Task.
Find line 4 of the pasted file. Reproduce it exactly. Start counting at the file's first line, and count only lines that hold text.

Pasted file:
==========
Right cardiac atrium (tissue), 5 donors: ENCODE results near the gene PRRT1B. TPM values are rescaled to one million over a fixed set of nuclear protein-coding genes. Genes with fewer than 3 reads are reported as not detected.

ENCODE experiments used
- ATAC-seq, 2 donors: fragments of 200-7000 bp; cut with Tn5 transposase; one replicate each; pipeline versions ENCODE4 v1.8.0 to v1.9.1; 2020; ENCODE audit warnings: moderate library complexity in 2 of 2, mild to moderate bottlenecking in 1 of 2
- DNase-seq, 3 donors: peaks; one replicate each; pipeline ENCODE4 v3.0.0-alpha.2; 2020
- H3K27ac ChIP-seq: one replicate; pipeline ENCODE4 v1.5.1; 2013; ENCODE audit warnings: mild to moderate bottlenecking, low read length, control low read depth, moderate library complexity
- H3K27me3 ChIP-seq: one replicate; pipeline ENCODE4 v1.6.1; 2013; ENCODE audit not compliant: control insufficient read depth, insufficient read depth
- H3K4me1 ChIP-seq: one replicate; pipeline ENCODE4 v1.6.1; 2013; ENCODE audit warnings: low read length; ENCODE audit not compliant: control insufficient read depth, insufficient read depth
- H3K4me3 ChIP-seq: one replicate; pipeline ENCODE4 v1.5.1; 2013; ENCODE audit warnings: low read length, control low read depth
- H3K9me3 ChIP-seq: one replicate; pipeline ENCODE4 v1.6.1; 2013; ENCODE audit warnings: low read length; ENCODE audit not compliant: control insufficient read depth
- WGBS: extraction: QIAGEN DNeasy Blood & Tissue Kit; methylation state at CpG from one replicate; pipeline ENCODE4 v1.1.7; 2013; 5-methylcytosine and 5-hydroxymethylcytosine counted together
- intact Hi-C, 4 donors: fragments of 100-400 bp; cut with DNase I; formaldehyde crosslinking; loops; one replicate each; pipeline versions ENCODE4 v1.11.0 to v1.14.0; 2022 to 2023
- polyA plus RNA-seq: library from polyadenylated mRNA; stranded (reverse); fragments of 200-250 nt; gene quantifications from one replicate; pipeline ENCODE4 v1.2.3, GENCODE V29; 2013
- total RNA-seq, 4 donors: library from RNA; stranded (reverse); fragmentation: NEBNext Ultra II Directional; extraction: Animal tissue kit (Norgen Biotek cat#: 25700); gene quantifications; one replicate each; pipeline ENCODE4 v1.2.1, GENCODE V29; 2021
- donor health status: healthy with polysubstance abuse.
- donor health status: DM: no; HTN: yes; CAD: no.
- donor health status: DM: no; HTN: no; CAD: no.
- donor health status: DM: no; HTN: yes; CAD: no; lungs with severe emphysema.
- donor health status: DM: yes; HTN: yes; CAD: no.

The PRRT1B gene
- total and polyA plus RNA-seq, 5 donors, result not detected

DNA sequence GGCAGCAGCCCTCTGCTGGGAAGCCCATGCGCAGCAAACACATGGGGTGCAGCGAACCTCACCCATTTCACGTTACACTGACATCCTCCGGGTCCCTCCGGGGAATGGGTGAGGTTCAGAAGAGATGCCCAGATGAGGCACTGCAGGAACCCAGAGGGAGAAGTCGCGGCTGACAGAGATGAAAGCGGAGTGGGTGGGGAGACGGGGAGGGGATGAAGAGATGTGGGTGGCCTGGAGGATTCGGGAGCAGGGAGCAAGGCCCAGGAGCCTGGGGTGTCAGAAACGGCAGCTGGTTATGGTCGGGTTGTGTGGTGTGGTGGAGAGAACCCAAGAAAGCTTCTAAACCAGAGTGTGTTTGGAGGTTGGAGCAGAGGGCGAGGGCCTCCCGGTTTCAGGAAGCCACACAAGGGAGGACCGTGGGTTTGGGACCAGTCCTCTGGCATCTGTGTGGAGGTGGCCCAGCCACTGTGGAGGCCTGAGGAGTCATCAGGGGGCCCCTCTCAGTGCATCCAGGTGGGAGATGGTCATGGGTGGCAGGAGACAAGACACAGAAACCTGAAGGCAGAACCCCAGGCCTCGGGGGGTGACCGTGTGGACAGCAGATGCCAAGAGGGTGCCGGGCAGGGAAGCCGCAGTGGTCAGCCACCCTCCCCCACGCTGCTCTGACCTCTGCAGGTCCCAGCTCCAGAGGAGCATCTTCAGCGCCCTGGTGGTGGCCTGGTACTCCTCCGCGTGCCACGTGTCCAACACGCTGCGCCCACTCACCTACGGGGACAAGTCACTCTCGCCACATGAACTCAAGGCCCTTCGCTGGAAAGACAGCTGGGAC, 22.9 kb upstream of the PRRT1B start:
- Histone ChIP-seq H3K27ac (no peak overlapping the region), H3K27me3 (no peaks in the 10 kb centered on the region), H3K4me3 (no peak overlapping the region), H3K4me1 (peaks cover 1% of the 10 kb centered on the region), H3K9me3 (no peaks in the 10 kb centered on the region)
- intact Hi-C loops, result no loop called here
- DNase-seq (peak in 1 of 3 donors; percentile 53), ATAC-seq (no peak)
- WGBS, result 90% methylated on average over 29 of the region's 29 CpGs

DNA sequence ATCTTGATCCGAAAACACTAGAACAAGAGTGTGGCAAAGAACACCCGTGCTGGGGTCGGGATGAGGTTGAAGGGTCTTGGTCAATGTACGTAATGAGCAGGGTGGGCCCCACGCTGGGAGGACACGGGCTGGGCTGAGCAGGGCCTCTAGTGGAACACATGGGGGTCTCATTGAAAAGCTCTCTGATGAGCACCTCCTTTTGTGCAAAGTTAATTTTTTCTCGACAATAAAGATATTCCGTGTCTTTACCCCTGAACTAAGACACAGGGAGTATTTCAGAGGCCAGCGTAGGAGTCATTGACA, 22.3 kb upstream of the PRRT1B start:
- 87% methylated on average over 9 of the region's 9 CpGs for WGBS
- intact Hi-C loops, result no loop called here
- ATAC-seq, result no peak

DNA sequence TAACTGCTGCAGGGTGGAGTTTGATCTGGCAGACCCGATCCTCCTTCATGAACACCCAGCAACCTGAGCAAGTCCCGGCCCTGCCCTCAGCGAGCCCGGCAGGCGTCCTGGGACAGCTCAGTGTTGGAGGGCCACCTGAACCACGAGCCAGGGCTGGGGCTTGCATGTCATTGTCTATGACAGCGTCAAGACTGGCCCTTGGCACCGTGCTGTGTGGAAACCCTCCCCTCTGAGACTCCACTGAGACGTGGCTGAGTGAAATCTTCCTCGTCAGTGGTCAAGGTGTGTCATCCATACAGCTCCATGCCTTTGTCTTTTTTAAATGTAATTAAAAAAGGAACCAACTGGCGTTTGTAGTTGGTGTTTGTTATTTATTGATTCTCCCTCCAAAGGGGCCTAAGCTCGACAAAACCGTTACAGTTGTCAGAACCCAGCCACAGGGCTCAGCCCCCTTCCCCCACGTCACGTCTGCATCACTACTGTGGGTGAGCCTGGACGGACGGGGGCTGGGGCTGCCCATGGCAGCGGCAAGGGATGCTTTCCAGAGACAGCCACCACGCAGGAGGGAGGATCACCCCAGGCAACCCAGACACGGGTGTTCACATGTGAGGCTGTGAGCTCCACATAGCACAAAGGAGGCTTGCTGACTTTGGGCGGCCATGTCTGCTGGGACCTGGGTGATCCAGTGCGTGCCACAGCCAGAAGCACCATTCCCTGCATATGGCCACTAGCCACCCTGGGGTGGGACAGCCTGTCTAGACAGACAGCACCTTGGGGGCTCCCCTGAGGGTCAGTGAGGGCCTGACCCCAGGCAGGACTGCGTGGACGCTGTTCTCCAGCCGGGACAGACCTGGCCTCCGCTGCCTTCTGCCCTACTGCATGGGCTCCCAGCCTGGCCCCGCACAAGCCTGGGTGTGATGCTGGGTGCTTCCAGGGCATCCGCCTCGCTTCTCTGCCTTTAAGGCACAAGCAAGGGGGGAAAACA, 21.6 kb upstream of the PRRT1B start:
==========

- DNase-seq, 3 donors: peaks; one replicate each; pipeline ENCODE4 v3.0.0-alpha.2; 2020